Celticsprite’s Blog


Faerie Lore: Fairy Music & Fairy Gifts
November 27, 2009, 6:01 pm
Filed under: Faerie Lore, Fairy Gifts, Fairy Music
Posted from the book “The Fairie Faith in Celtic Countries” by W.Y.Evans-Wentz 1911. Get your kindle version here!

Bean chaol a chot uaine ‘s na gruaige buidhe, ‘the slender woman of the green kirtle and of the yellow hair,’ is wise of head and deft of hand. She can convert the white water of the nil into rich red wine and the threads of the spiders into a tartan plaid. From the stalk of the fairy reed she can bring the music of the lull of the peace and of the repose, however active the brain and lithe the limb; and she can rouse to mirth and merriment, and to the dance, men and women, however dolorous their condition. From the bower could be heard the pipe and the song and the voice of laughter as the fairies ‘sett’ and reeled in the mazes of the dance. Sometimes a man hearing the merry music and seeing the wonderful light within would be tempted to go in and join them, but woe to him if he omitted to leave a piece of iron at the door of the bower on entering, for the cunning fairies would close the door and the man would find no egress. There he would dance for years–but to him the years were as one day–while his wife and family mourned him as dead.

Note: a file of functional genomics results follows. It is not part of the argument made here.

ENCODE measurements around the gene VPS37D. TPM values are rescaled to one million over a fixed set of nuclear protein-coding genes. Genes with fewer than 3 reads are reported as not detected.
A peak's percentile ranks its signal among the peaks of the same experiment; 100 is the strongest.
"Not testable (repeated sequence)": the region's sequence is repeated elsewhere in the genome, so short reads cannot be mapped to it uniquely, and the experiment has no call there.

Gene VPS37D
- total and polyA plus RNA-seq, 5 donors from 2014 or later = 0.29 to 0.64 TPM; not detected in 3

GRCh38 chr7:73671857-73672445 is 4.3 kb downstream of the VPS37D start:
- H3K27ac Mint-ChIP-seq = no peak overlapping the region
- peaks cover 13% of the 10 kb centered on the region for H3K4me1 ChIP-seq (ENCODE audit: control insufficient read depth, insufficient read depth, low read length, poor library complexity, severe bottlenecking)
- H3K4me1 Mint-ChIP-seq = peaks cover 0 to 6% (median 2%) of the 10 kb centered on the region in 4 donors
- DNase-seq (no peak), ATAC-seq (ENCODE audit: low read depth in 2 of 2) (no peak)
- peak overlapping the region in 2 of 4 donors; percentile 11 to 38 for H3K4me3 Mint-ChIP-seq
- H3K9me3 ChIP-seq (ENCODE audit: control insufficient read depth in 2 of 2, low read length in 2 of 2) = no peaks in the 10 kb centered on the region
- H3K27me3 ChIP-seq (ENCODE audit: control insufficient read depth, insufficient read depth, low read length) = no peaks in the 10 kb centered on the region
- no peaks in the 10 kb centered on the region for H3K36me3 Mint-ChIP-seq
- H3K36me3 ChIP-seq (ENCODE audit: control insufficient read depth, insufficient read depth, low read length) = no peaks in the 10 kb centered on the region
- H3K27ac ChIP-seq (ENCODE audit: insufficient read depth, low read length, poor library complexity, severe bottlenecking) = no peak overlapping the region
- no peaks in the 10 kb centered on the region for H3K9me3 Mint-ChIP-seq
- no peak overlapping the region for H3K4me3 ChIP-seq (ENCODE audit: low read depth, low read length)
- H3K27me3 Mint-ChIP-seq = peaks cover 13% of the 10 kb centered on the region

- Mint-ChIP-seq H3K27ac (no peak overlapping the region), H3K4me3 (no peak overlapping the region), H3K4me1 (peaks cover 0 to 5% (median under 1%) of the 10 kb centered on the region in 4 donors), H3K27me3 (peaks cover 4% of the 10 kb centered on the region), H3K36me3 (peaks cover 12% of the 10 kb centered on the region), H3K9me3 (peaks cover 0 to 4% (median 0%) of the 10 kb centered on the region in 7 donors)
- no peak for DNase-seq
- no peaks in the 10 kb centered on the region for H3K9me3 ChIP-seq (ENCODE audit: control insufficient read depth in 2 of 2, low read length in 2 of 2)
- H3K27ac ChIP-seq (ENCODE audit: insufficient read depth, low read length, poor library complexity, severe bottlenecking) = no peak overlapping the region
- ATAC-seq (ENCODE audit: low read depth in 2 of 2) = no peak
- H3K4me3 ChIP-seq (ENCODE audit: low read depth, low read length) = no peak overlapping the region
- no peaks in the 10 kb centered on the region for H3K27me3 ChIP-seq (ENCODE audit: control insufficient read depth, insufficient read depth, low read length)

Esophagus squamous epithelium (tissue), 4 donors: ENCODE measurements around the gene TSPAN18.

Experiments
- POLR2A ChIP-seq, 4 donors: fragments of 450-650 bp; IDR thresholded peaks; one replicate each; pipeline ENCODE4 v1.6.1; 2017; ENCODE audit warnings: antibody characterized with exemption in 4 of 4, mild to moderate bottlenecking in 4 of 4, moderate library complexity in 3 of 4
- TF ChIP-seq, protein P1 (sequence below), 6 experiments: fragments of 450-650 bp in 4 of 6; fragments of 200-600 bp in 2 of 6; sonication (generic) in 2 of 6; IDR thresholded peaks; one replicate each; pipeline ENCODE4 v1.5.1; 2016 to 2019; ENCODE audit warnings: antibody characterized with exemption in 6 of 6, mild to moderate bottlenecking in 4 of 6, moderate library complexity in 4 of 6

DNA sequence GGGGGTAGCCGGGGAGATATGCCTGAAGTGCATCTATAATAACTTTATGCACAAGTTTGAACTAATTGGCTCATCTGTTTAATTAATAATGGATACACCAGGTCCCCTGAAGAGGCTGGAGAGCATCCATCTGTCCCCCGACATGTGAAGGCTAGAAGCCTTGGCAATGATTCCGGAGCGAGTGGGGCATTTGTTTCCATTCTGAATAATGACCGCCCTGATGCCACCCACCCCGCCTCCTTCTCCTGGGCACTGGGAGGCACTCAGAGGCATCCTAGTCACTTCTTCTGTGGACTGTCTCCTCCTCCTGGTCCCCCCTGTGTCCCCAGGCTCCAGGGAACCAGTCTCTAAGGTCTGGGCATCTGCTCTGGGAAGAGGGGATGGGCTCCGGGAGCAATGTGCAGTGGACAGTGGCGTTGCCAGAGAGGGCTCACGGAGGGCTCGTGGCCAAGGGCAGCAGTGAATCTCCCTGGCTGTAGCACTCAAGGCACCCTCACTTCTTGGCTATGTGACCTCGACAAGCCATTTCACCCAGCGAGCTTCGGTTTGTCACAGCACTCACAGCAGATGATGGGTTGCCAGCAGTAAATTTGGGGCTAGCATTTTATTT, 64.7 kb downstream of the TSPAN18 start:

‘My grandmother believed firmly in fairies, and I have heard her tell a good many stories about them. They were a small people dressed in green, and had dwellings underground in dry spots. Fairies were often heard in the hills over there (pointing), and I believe something was there. They were awful for music, and’ used to be heard very often playing the bagpipes. A woman wouldn’t go out in the dark after giving birth to a child before the child was christened, so as not to give the fairies power over her or the child. And I have heard people say that if fairies were refused milk and meat they would take a horse or a cow; and that if well treated they would repay all gifts.’

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"The Welsh Take Their Hornpipes Nice and Slow " by Danny Carnahan
November 23, 2009, 5:07 pm
Filed under: Reviews on Celtic Tunes by Danny Carnahan

This article by Danny Carnahan was previously issued on the Mandolin Magazine. All rights reserved by the author and posted under his kind permission.